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Keith Tse


  • Writer's pictureKeith Tse

Active/Passive Knowledge

It has been proven in psychology that there are two main forms of cognitive mechanisms for learning new skills and acquiring new knowledge, one is known as ‘passive learning’ and the other ‘active learning’. The idea is that there is a difference in how we process new information from a spectator’s point of view and how we use new knowledge as an actor/performer, and needless to say that the former ‘passive’ form of learning is much easier for most people than the latter ‘active’ type, just as we feel much more comfortable watching a show than actually performing in it (!). A lot has been written about this in Applied Language Learning where listening and reading are typed as ‘passive’ skills whereas speaking and writing ‘active’, and in my experience of teaching foreign languages, students do tend to find speaking/writing significantly harder than listening/reading, since the latter only requires knowledge and the concomitant ability of recognising things whereas the former requires you to learn how to use what you know and co-ordinate it in one smooth act, which entails a bit more muscle/cognitive memory. To put it simply: it is much easier to listen than it is to explain.

I fully appreciate the value and validity of such research, which has greatly enlightened me both as a student and as a teacher. However, while I agree that acquiring active knowledge by practising is much more important and effective than passively taking things in on an armchair, one must not discredit the importance of passive acquisition and jump into active learning too early, since although it is very important to actively engage with a skill and get your hands dirty, ‘active’ learning cannot be effective unless one has already done one’s homework ‘passively’. I am speaking here from recent personal experience, which happened to me just last month when I was on conference leave. Whenever I engage with a research project, I either ‘passively’ read and explore or ‘actively’ draft and write. In the words of my old tutor at Oxford, ‘it has got to hurt or else it does not work’, meaning that one does not make progress until one ‘actively’ engages with the work and gets the writing done. In my usual procrastinating self, I had delayed the writing till the last minute and was frantically putting things down just hours before I was to come on. However, I had actually done a lot of ‘passive’ preparation by reading extensively and when it came to writing it up, I found the process exhilaratingly smooth in that I already knew with some clarity what I was to write, what I was going to say and how I was to present it, and apart from the frantic typing, there was relatively little trouble in getting the writing done, since I had, to a certain extent, written a lot of it already in my head with my ‘passive’ reading. If I had jumped straight into writing without having done all the reading that I had done, I would probably be held back by many mental blocks and would frequently have to go back to my notes and find out what to say. On this occasion, I was not writing from a blank page (even if I was writing on a blank page/screen) but from a pretty elaborate mental draft and was able to just type it all in. I was totally expecting disaster, but it turned out to be a lot easier than I had anticipated. I am about to present at another big international conference and I have not yet written it up, though I have done loads of reading as before. Wish me luck!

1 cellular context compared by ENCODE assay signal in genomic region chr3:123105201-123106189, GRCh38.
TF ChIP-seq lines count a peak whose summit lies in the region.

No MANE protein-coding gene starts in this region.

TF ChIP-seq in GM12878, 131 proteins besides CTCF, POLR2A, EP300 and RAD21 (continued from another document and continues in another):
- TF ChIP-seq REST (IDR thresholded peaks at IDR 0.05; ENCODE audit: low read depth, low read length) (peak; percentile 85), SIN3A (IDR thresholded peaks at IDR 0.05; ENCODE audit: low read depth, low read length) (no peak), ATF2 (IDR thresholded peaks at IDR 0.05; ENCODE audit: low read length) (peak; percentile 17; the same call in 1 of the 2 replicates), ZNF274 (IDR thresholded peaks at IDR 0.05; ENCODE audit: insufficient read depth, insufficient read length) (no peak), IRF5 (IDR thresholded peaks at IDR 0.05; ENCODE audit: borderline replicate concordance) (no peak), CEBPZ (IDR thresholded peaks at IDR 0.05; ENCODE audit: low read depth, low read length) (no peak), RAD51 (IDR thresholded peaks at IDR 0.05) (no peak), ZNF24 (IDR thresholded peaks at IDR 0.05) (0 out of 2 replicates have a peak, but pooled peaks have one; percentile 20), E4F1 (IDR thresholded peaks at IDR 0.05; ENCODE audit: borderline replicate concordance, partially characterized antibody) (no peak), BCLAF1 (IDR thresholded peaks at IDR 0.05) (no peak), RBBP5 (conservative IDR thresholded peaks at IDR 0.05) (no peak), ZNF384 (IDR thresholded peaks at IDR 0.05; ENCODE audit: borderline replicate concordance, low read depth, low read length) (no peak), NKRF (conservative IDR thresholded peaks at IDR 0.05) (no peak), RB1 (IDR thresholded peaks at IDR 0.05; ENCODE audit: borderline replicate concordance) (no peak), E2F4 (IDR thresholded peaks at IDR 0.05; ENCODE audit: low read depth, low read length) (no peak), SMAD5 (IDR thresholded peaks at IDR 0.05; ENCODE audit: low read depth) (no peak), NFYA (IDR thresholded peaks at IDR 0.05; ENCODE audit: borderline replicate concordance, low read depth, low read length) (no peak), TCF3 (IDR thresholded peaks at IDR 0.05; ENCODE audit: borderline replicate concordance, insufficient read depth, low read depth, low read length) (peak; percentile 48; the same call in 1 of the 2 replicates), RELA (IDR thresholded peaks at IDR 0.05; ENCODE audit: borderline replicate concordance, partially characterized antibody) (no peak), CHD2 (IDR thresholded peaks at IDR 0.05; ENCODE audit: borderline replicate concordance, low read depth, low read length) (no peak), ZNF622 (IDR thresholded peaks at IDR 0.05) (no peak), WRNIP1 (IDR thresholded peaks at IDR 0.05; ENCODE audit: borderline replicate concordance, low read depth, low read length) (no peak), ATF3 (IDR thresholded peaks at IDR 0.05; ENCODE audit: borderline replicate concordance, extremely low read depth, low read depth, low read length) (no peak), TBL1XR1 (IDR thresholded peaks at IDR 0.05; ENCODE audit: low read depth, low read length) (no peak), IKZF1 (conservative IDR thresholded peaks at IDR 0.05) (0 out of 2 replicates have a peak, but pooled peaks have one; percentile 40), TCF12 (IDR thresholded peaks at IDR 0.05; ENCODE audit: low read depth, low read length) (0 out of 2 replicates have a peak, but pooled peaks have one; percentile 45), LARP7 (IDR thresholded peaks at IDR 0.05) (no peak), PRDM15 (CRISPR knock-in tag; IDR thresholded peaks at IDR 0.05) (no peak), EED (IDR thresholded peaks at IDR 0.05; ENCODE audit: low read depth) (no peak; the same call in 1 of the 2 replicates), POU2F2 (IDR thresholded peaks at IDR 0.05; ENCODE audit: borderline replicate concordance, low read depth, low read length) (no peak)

‘Active’ and ‘passive’ learning then are two closely related learning mechanisms, the former can only be possible when it is fed by the latter, and the more detailed and elaborate the ‘passive’ knowledge, the better it serves the ‘active’ knowledge. As the saying goes, ‘don’t run before you can walk’. By the same analogy, ‘don’t go active before you are done with passive.’

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